The Canadian regulatory system and the resulting marketplace dynamics mean it is a sub-optimal ecosystem to create branded marijuana consumer packaged goods. This is true of the current Canadian medical marijuana market, and it appears that the same will be true after recreational legalization. A very simple example of this dynamic at play; edibles won’t be permitted in Canada until mid-2019. For now, it’s impossible to begin building a domestic edibles brand.

But, the primary reason Canadian firms haven’t developed strong consumer brands is that the marketplace hasn’t forced the issue. The current medical system has web-based ordering and mail delivery of product, no physical dispensaries allowed.  No physical retail presence means there is far less incentive to create meaningful brand identities. Even when physical retail dispensaries do come on-line in a year or more, they will often be owned and operated by provincial governments, which are never associated with innovations in either retailing or branding.

Instead of building brands around distinct consumer cohorts, the LPs have thus-far focused on building their brand as the seller, rather than the brand of the actual product the consumer identifies with. Consider groceries. It is hard to imagine that any consumer has ever bought the grocery store’s in-house brand because of a strong affinity for that in-house brand.  Consumers buy store brands because they are cheap. Selling on the basis of cheap is a bad way to build a valuable brand.

Contrast Canada’s brand desert to what we see in Colorado, Washington, and very soon California. These states have regulatory systems which foster brand creation for two reasons.  First, the low barriers of entry mean many market participants.  Whereas only a few dozen Canadian LP’s can create a brand, Colorado has over 3000 licensees who can create a brand.  With greater diversity comes greater creativity. Second, the state regulatory systems create a dispersed and non-centralized retail environment that absolutely necessitates brands to fill a gap in the marketplace. A customer walking into an unfamiliar dispensary knows to look for their favorite brands on the shelf.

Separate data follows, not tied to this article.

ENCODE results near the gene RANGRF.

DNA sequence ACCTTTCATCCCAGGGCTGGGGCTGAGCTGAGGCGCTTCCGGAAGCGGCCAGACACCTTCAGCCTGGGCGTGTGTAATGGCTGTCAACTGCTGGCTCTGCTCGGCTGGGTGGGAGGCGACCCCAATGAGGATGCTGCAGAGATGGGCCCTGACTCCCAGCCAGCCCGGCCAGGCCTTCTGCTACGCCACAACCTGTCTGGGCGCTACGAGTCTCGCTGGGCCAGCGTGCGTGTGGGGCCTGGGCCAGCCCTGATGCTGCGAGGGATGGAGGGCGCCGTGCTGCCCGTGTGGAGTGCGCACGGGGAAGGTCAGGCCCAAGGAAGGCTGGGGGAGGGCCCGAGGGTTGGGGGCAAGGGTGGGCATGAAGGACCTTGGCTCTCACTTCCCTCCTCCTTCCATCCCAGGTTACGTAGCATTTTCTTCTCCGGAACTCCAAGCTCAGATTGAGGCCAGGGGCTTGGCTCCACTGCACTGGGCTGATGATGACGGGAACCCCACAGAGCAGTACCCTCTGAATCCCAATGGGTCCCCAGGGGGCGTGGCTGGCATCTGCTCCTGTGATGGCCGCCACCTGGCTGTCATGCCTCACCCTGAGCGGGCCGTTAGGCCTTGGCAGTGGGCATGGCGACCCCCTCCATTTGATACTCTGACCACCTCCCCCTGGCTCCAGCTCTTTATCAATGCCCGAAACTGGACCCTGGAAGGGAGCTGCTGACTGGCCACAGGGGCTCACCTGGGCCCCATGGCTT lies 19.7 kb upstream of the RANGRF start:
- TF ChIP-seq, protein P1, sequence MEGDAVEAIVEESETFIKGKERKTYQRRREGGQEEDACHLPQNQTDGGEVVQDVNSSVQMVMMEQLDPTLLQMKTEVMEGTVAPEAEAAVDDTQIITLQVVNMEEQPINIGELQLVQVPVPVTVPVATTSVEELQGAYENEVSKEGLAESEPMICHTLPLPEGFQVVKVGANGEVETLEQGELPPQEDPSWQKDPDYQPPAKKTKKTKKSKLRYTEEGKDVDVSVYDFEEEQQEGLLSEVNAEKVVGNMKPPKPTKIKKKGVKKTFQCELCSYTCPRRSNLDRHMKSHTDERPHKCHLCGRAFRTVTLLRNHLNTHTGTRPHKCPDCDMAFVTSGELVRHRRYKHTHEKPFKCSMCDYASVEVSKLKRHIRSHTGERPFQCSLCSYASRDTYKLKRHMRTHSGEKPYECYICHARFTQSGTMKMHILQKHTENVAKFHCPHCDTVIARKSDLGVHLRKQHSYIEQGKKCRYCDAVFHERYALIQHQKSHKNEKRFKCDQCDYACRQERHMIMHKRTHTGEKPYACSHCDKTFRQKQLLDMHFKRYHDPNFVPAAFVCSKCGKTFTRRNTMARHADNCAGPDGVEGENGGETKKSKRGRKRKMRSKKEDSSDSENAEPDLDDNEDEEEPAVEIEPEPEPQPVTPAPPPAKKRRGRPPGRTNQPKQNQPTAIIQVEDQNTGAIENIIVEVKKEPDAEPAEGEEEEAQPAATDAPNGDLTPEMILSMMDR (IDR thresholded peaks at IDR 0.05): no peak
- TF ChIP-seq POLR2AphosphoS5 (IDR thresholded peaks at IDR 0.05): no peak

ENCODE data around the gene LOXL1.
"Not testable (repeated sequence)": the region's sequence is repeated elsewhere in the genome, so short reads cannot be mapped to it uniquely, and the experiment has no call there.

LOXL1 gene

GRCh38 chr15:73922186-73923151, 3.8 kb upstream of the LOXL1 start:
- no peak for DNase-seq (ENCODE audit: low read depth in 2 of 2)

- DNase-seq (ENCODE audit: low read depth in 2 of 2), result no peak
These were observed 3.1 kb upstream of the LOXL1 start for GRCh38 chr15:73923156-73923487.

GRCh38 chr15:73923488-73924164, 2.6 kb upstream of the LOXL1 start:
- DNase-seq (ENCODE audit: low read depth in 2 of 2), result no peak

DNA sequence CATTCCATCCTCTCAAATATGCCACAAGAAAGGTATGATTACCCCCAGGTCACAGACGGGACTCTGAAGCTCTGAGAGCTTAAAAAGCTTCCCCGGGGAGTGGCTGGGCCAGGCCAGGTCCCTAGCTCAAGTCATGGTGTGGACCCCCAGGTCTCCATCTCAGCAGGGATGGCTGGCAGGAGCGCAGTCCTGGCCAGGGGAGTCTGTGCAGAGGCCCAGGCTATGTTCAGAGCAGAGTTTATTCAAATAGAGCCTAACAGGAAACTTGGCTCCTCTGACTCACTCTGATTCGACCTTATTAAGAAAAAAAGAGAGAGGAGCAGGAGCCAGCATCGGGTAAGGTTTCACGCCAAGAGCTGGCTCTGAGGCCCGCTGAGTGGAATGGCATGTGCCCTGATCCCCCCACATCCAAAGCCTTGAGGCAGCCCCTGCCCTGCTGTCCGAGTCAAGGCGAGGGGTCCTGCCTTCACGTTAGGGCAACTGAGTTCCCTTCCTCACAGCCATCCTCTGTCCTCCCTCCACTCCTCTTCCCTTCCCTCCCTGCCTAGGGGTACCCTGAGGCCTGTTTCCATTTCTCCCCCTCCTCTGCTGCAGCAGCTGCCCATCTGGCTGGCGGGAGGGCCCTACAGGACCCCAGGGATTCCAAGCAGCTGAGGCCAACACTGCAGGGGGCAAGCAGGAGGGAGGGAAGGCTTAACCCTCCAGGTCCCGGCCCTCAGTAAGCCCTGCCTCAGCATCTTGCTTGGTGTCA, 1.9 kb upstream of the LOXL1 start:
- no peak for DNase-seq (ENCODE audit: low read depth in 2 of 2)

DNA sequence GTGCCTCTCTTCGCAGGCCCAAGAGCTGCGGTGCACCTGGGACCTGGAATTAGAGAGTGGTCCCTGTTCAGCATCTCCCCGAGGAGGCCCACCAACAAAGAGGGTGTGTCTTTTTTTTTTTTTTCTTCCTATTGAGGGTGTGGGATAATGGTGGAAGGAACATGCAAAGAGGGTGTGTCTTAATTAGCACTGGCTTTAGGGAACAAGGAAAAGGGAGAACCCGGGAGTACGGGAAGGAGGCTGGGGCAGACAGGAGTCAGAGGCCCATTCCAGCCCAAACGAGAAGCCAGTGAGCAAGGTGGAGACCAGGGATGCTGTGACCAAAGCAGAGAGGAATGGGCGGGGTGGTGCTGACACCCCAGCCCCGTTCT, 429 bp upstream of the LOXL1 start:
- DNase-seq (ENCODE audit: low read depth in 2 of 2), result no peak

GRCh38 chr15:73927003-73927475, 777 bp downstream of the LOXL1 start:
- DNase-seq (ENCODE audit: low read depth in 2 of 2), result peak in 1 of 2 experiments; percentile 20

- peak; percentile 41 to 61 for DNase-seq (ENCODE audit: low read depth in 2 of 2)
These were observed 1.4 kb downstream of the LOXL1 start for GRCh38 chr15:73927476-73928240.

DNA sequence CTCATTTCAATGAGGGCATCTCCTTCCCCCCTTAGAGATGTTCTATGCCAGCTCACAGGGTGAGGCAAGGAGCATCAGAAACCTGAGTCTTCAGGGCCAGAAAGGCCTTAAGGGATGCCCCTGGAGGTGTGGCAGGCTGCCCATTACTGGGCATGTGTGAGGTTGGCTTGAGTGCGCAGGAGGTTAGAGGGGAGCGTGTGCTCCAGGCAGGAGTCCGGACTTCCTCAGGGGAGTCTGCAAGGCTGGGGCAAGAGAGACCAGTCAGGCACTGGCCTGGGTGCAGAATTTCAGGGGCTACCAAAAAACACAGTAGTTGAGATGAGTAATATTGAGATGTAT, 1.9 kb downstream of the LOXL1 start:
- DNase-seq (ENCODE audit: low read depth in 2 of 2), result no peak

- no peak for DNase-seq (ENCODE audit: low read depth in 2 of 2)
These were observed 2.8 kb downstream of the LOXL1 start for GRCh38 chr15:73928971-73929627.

The cross-border license deals have already begun. JuJu Royal and Maricann were among the first. Deals are being negotiated right now in Denver and Toronto, so expect to see the pace intensify in the coming months. As this article goes to press, the just-announced Constellation Brands deal with Canopy Growth shows just how quickly the pace is intensifying. Constellation Brands lives and breathes branding, albeit in the alcohol sector. This bold, forward-looking move by Constellation’s management and board was endorsed by the equity markets, which boosted its market cap by a healthy premium above the purchase price.

Regardless of how long it takes for U.S. legalization to arrive, expect that the brands currently being forged in the competitive trenches of U.S. retail dispensaries will step-up their licensing efforts. They will bring to the table their valuable branding and intellectual property. Their Canadian partners will bring inexpensive capital, large-scale manufacturing, and worldwide distribution networks. Together, the cross-border partners will create the global marijuana brands of the post-prohibition era.


Patrick O'Malley head shot.jpg

Patrick O’Malley owns MJ LaunchPad, a venture capital fund that creates cannabis brands in its licensed marijuana processing facility in Denver. |